The Irish position on the Border can be easily understood by anyone who has lived here over the last 40 years. That person can clearly see the dramatic difference between the first and last 20 years of that period and should not be slow to protect what has been gained. The existential threat posed by the return of an Irish Border cannot be overstated and the hope is that those in the public and media space with a stake in the outcome will take every opportunity to drive home forcefully the difference between cant and ignorance on the one hand and peace and harmony on the other. – Yours, etc,
Sir, – Ian Paisley jnr claims that “a lot of people are really exasperated with the amateurishness of the Irish Government”.
At the risk of sounding flippant, at least we have a Government in this part of the island, amateur or not. – Yours, etc,
RORY J WHELAN,
Drogheda, Co Louth.
Sir, – Can we exist and not exist at the same time? Perhaps not as strange a concept as it might seem, when we consider that a couple of years ago, scientists in Stanford University successfully created a quantum superposition, where the same atoms can simultaneously exist in two places nearly two feet apart, but only when the particles are unobserved.
If quantum superposition can be replicated on a grand scale, it might be an ideal solution to our Brexit problem, where goods to be exported can, unobserved, exist at the same time on both sides of our Border, thereby obviating the need for customs checking. – Yours, etc,
Sir, – DUPlicitous Albion? – Yours, etc,
Sir, - It is becoming increasingly apparent that an acrimonious divorce is taking place between two big and powerful voices on the world stage, Britain and the European Union. Occasions like this are seldom harmonious and are often fraught with many mixed and toxic emotions, together with a belligerence that can only lead to innocent parties being hurt. In particular collateral damage from divorces can affect the smaller, more vulnerable voices. These voices are routinely overlooked, ignored and bullied into submission by the bigger voices. It, therefore, takes courage for these smaller voices to be heard. Ireland is and will always be a little voice on the world stage, but we have a big heart. In one of its earliest forms, the word courage meant “To speak one’s mind by telling all one’s heart”. The Government will now need to step up to the plate and have the courage to articulate more clearly Ireland’s voice of concern on the world stage about Brexit and the implications it will have on our country. Perhaps then the two big warring parties will take note and no longer ignore our legitimate concerns and fears. We have important things to say, so let our voice be heard. – Yours, etc,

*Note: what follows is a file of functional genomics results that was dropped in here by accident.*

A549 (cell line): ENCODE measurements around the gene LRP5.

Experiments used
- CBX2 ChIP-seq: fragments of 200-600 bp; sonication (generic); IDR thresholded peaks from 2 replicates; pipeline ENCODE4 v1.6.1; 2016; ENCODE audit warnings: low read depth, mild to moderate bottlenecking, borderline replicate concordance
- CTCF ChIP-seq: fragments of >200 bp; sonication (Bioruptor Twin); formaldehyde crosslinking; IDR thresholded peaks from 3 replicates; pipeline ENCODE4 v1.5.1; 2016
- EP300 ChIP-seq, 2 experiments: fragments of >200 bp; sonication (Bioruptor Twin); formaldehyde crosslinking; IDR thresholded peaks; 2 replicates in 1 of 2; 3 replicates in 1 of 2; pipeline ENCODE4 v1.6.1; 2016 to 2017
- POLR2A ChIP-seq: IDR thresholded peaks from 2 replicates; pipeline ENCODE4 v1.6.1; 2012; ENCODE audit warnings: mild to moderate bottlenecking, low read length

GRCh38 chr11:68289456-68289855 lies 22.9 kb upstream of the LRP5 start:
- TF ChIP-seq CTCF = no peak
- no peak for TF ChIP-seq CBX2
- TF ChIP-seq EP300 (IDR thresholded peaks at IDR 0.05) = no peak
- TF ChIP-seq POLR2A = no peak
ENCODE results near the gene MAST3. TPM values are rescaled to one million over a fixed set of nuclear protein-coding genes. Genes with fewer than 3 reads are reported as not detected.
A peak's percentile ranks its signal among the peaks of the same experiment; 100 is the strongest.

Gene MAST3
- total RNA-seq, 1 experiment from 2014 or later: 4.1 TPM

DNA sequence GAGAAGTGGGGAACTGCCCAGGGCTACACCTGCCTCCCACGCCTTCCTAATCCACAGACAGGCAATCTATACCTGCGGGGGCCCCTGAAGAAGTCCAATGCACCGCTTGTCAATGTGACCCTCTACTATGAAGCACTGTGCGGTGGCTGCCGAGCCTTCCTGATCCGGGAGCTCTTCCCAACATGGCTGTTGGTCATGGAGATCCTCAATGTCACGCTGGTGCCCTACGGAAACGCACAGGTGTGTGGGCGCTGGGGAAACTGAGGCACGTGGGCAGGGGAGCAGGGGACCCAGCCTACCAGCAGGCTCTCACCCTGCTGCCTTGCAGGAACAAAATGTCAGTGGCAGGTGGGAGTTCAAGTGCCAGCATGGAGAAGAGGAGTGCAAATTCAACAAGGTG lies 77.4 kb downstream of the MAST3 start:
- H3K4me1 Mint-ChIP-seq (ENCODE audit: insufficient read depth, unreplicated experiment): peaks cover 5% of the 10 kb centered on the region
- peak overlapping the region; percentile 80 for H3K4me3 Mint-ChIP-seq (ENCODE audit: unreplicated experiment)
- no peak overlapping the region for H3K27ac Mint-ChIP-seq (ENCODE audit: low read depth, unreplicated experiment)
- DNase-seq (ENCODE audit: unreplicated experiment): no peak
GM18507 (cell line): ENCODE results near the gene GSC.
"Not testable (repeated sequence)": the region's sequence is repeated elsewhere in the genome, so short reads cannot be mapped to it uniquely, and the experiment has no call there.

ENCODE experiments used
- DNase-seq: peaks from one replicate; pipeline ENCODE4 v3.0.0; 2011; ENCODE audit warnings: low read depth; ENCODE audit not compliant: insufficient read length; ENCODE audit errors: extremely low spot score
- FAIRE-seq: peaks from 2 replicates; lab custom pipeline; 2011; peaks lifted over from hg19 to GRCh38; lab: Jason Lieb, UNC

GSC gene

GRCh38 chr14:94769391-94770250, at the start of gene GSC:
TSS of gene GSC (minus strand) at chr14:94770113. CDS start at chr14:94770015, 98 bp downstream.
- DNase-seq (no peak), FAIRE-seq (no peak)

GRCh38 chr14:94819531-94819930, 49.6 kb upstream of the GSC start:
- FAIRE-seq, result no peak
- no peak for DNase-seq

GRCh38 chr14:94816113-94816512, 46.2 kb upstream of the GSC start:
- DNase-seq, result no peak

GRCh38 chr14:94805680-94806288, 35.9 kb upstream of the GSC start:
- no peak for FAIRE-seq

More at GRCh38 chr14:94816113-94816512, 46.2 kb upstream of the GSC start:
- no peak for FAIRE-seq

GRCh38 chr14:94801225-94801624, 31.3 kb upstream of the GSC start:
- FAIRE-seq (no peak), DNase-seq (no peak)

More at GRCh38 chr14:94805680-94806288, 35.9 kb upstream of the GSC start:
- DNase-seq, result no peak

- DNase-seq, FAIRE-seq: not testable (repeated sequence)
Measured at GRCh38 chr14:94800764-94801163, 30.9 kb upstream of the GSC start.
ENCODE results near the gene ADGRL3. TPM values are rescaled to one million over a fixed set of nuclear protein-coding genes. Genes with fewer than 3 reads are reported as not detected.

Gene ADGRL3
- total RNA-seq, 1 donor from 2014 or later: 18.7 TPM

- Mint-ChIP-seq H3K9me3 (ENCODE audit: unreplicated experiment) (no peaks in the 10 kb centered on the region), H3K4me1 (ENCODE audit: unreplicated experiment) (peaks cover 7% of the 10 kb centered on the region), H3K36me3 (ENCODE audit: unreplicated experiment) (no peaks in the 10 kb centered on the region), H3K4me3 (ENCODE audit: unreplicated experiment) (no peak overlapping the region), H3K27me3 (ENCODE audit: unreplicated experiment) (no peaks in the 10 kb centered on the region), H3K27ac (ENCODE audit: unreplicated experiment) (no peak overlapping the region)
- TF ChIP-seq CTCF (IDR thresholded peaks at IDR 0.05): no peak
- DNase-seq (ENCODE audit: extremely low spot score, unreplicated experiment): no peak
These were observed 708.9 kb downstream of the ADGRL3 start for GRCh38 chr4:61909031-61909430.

Raheny, Dublin 5.
Sir, – The notion that the DUP holds the whip hand with its 10 votes propping up the Tory government is illusory. It might be true if the alternative UK government were not such a leap across the political spectrum, but the idea that Arlene, Sammy, Ian jnr, Nigel, Sir Jeffrey, and the rest, would pull down the most right-wing Tory government in living memory – and lose completely the little influence it has – to facilitate the emergence of the most left-wing UK government in history under Jeremy Corbyn, is risible. – Yours, etc,
Daingean, Co Offaly.
Sir, – Your editorial (December 1st) on the DUP and Brexit ends by remarking that “the penny does not appear to have dropped that the party’s commitment to leaving the customs union and the single market would inevitably result in a hard Border across the island”.
On the contrary, it strikes me that the leaders of the ultra-nationalist DUP have always been aware of this probability and I very much doubt it has them tossing in their beds at night. – Yours, etc,